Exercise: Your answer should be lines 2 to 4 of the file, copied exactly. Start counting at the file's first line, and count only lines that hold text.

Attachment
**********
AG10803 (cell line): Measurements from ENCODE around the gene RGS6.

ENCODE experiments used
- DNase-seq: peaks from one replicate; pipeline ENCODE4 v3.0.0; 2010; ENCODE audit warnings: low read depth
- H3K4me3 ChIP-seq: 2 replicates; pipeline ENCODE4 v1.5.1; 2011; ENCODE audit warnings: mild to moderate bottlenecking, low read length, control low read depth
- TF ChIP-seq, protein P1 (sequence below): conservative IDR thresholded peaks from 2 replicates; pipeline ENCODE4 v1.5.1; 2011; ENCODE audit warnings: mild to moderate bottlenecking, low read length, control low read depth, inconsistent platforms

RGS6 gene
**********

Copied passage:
ENCODE experiments used
- DNase-seq: peaks from one replicate; pipeline ENCODE4 v3.0.0; 2010; ENCODE audit warnings: low read depth
- H3K4me3 ChIP-seq: 2 replicates; pipeline ENCODE4 v1.5.1; 2011; ENCODE audit warnings: mild to moderate bottlenecking, low read length, control low read depth